Discover the Island of Bermuda September 1, 2022
Once you safely arrive in Bermuda (by the way, the myth of the Bermuda Triangle has carried on for centuries, although never definitively affirmed), you will still notice a triangle or trio of elements that add to the island’s unique character…
Many assume that Bermuda is part of the Caribbean Islands, but it’s not. Bermuda is an island in the North Atlantic and is a British Overseas Territory. Therefore, Bermuda is neither North American, Caribbean, nor British… It is administered independently as a country. As such, independent rules apply, some noted below.
This trifecta is also evident within the island cuisines, featuring a mix of local seafood dishes, traditional British dishes, as well as American fare. Yet the island’s overall style, ambiance, and etiquette are distinctly Bermudian.
1. Getting Around Bermuda
Bermuda is a tiny island – just 24 miles long and less than one mile wide in most places – and at any given point you are within one mile of the ocean. That said, getting around the island isn’t as straightforward as it may seem.
Visitors are not allowed to rent cars in Bermuda. Because the island is so small, congestion is a huge threat to the infrastructure, and even locals have tight restrictions on car ownership. However, there are a few ways you can navigate the island on your own, even without a car. There is an emerging market of electric mini-cars that visitors can rent, and scooters, mopeds, and bikes are also reasonably priced and widely available. If you opt to drive around the island, remember that they ride on the left-hand side in Bermuda!
If you’re looking for something a little more family and luggage-friendly, taxis are also easy to find. Unfortunately, taxis are costly, so only use them if you don’t mind the high prices. Be prepared to pay in cash for your ride or use the Hitch app to pay with a card.
If you’re looking for money-saving tips for Bermuda, you can take the public buses and ferries from point A to B. Public transportation in Bermuda is incredibly visitor-friendly and affordable. Eleven different bus routes shuttle passengers around the island, and single fares start at $3.50. Note that exact change is required for bus tickets. Ferries are also a great option, with routes between some of the island’s top attractions like Hamilton, St. George’s, and the Royal Dockyards.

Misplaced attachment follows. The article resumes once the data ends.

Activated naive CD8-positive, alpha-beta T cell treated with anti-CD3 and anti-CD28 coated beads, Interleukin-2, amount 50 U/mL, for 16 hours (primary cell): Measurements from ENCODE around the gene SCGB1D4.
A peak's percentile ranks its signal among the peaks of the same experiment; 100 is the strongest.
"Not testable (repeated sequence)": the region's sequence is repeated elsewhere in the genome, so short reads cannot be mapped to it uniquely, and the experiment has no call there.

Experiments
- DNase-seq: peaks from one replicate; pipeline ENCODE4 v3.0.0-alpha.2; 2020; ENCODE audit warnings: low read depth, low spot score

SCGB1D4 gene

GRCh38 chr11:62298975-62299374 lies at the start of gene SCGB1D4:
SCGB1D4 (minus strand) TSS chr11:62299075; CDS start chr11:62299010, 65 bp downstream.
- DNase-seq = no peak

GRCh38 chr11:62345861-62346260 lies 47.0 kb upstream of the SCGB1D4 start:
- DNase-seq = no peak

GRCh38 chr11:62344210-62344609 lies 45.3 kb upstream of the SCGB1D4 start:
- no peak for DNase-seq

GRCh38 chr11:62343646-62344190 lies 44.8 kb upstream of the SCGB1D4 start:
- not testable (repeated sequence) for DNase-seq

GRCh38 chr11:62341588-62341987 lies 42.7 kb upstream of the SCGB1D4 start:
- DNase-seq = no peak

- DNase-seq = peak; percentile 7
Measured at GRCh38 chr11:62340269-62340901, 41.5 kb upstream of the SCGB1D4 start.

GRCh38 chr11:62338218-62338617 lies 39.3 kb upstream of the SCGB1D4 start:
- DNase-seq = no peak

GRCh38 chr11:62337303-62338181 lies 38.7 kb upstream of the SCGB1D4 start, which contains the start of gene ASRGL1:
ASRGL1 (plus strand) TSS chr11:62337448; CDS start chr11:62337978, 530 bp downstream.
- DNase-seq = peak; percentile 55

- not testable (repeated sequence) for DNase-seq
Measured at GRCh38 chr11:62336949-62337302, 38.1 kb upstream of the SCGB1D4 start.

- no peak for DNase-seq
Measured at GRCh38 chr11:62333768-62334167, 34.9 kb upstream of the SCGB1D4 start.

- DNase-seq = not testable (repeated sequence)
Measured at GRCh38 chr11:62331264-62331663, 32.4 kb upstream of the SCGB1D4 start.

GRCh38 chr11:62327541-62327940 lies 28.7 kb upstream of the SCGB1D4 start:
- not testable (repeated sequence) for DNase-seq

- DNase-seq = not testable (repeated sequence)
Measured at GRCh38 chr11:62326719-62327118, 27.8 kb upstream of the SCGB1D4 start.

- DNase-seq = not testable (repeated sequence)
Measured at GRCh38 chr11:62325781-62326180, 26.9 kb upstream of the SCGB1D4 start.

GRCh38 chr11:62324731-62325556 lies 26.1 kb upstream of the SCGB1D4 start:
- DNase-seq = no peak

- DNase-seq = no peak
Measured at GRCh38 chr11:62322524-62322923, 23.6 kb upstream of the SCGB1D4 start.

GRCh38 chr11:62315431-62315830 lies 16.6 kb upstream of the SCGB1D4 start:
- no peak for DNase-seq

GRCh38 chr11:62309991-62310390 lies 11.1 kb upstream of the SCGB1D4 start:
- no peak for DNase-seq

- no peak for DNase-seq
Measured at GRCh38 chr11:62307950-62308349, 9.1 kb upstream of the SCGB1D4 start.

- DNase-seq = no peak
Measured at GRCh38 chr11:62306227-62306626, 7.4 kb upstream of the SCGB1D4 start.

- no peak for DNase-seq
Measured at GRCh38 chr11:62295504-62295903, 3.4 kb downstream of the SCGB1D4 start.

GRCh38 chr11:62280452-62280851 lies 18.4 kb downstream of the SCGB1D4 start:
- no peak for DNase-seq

If you stay at the beautiful Newstead Belmont Hills, you’ll have a prime location and might not even worry about getting around. You get a free boat shuttle across the channel to the happening Hamilton area and a complimentary car shuttle to many places within a 5-minute radius to spots like Elbow Beach or the golf course.
While it was a subject most kids learned about growing up, you won’t have to worry about the mysterious Bermuda Triangle when traveling to the island. That being said, Bermuda has a few safety tips that visitors should keep in mind.
- Beware of Portuguese man o’ wars – a jellyfish-like creature with long tentacles and a powerful sting. Stings are rarely deadly, but the welts they create are extremely painful. Man o’ wars bob on the surface and are pushed by the wind, so keep an eye out for them if you are in the water on breezy days.
- Although hurricanes aren’t as prevalent in Bermuda as in the Caribbean, the island isn’t immune to them. If you are traveling during peak hurricane season (June through November), keep an eye on the weather forecast.
- Bermuda has no natural freshwater sources, so tap water is often just rain collected from rooftop drainage systems. There are some exceptions, but as a rule, don’t drink tap water unless you know for a fact that it’s safe to consume.
- Bermuda is an affluent travel destination with relatively minor crimes. However, petty theft is something to look out for. Watch for pickpockets in busy tourist areas and never leave valuables unattended at the beach.
- If you experience any kind of emergency in Bermuda, the emergency number is 911.
3. How to Save Money in Bermuda
Bermuda is often considered a no-budget destination due to its sky-high prices. The island is isolated, and almost everything has to be imported. So the hefty price tags make sense. That being said, there are a few money-saving tips for Bermuda to help you reel in your budget.
- Taxis are costly, so opt for a rental scooter, bike, moped, or mini electric car to save some cash. Public transportation is also an excellent option for travelers, and taking the bus or ferry is easy and cheap. In addition, most rental and public transportation options offer discounted rates if you book multiple days/trips in one go, so plan ahead to save even more.
- To get a reasonable rate on accommodation – book early! Booking a few months in advance will save you some money and guarantee a space to reserve at the hotel/resort you desire.
- Even better than booking early, booking for the off-season is one of the best money-saving tips for Bermuda. Winter (November-March) is often up to 25% cheaper than the peak summer season.
- This may feel counter-intuitive, but go ahead and splurge on eating out. Because everything is imported, cooking at home is often just as expensive as eating at a restaurant!
4. What to Eat
6. Where to Stay
There are many great accommodation options in Bermuda’s East End, West End, and Central Zone. Each area has its attractions, but nothing is ever truly far away on this little island.
If you’re looking to stay in the Central Zone, the best option is hands down the Newstead Belmont Hills Golf Resort & Spa. This luxurious resort and spa is situated right on the water and near all the island’s top points of interest. Guests can book treatments at the spa, play a round of golf on the 18-hole course, or simply relax on their private balcony and take in gorgeous ocean views. The resort also boasts a pool, hot tub, modern fitness room, and more.